More often than not, a sageuk (historical Kdrama) will center on the shenanigans of royalty. And what is royalty without a king? Kdrama not only offers a wide array of historical kings, but also imbues them with personalities that enthrall modern audiences.
Any discussion of kings in Kdrama must start with King Dongmyeong, or Jumong, the founder of Goguryeo, one of the Three Kingdoms of Korea. While Jumong enjoys a mythic origin, like many ancient rulers, what is not disputed is that he founded the kingdom in 37 BC. The kingdom he established enjoyed unprecedented influence, lasting for over 700 years.
In terms of Kdrama, Jumong centers on THE historical king. This behemoth Kdrama spans 81 episodes and dramatizes Jumong’s rise to the throne. It was extended from its original 60 episodes due to its popularity.
Such popularity is reflected in reviews of the show. When addressing possible flaws of the show, KdramaGuk writes: “Nothing comes to mind, honestly. There were story arcs that made me scream in frustration and anger, but in a good way…I was way too invested.” The strong writing captures KdramaGuk’s attention, while the character development draws in Dramafanatic: “I enjoyed the show a lot specially the fight scene, how Jumong improved with his archery and swordsmanship and how Soh Suh No appears so brave and wise in all her undertakings. She relentlessly supported Jumong never minding her circumstances. She was forever putting Jumong’s life before hers that she was willing to give up on him and the throne just so they could avoid conflict in the palace.” With such a sprawling epic, there are critiques as well. Most have to do with the sheer number of episodes.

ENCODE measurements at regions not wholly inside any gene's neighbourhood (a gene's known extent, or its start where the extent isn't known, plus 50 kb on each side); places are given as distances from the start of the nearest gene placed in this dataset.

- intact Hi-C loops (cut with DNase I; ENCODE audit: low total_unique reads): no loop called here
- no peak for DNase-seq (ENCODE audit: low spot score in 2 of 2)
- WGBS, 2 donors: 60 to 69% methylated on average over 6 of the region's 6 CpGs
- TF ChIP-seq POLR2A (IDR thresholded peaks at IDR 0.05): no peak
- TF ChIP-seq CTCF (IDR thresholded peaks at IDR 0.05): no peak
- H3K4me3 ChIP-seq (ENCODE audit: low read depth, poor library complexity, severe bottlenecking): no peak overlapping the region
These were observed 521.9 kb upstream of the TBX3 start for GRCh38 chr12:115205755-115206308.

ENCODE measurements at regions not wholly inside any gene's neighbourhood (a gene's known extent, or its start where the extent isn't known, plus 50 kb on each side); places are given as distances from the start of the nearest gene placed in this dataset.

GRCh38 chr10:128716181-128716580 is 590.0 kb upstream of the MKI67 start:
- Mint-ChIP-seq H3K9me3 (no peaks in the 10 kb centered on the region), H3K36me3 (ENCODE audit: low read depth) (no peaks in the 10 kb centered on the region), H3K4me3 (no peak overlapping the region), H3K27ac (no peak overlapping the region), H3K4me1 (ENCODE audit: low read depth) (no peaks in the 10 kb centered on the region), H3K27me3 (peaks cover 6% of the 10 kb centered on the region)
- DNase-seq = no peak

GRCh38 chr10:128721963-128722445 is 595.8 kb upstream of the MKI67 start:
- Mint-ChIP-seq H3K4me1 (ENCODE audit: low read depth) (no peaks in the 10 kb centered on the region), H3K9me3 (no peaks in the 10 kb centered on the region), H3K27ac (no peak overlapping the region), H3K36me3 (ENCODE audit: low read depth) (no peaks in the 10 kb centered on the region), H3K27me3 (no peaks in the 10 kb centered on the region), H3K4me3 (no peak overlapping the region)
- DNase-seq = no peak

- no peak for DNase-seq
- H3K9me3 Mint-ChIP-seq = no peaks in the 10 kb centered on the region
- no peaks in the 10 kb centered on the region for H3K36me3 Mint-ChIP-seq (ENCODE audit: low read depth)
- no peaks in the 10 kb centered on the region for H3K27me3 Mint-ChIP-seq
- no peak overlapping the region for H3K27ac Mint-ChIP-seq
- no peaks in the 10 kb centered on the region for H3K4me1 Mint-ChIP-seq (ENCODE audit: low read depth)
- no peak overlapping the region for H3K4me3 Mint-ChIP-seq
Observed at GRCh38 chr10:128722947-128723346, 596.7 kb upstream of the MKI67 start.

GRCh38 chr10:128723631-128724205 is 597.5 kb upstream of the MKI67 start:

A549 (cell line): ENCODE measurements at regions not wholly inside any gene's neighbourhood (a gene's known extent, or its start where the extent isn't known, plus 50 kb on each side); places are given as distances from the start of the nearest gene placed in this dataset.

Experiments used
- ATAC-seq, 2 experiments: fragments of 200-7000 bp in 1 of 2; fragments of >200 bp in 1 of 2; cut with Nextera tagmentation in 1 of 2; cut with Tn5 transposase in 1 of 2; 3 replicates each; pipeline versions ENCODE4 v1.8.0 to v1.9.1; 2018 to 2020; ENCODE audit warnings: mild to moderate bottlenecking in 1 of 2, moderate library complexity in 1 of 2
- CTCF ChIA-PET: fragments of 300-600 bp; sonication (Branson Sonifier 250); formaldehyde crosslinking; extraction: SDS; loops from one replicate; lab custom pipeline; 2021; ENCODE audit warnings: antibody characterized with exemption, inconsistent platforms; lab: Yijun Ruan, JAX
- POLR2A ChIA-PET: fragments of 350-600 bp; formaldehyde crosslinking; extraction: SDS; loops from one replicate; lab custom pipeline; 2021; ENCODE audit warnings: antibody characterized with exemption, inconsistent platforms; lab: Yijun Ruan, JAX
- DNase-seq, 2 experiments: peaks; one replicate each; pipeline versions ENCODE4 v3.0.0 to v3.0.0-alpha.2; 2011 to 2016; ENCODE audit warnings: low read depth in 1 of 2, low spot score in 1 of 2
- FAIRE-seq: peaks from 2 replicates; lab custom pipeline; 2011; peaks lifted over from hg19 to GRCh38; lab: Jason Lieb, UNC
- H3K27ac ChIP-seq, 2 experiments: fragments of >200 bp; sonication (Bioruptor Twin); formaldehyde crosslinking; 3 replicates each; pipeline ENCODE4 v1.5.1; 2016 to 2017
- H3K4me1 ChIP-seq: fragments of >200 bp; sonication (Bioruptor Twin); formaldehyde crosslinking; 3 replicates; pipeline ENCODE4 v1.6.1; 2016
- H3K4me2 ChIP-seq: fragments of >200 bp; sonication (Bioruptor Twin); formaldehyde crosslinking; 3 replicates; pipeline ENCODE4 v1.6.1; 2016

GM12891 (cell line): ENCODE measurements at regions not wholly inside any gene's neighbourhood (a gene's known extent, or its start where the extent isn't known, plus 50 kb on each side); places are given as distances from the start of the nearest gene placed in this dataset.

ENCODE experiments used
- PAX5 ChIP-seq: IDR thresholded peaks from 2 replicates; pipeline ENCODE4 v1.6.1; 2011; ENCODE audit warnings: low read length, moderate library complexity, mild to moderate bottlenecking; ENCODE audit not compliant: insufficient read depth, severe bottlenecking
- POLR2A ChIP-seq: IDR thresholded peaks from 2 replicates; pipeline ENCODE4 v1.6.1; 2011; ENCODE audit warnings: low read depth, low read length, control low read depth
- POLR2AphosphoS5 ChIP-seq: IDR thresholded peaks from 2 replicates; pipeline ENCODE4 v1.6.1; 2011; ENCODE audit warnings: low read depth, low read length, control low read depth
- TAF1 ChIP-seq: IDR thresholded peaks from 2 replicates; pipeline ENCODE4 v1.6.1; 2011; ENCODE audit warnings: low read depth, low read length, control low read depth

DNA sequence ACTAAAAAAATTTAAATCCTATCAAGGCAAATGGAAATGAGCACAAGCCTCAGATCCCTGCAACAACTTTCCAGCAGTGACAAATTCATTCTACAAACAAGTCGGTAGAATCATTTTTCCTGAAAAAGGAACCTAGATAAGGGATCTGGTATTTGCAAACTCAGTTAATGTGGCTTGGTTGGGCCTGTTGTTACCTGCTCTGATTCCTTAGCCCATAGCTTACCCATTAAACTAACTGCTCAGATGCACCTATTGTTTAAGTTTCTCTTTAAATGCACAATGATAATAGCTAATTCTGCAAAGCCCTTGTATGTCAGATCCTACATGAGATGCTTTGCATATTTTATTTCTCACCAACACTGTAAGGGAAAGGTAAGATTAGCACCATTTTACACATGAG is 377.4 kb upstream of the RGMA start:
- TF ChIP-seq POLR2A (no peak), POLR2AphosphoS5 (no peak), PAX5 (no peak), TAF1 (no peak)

In terms of Kdrama, however, the figure of Jumong is very significant because so many other Kdramas reference the king. King Geunchogo dramatizes the founding and development of Baekje, but it starts with events from Jumong’s time, including the tension-filled disintegration of the relationship between Soseno and Jumong. Kingdom of the Winds follows the exploits of King Yuri, Jumong’s son, and Muyhul (later King Daemusin), Jumong’s grandson.
If Jumong stands out for dramatizing one of the most significant Korean monarchs, then King Geunchogo stands out for having the highest number of monarchs in a Kdrama. Not only does it recount Soseno’s departure from Goguryeo (and King Jumong), it spends a significant amount of time on the political situation in early Baekje. King Biryu banishes Yeogu, the man who would be King Geunchogo, to a life of selling salt in order to qualm fears that he, as second son, will ascend the throne. Yeogu’s return to the kingdom puts Biryu in the unenviable dilemma of whether to pass the throne to the capable Yeogu or his inept, power-hungry elder brother, Yeochan, the Crown Prince. Audiences see Biryu’s indecisiveness. He caves to pressure from Yeochan’s mother, the First Queen, even though he knows that Yeogu would be a better leader for Baekje. They also have little sympathy for Biryu, especially when he stands by and allows Yeogu’s mother, the Second Queen, mercilessly bullied by the First Queen.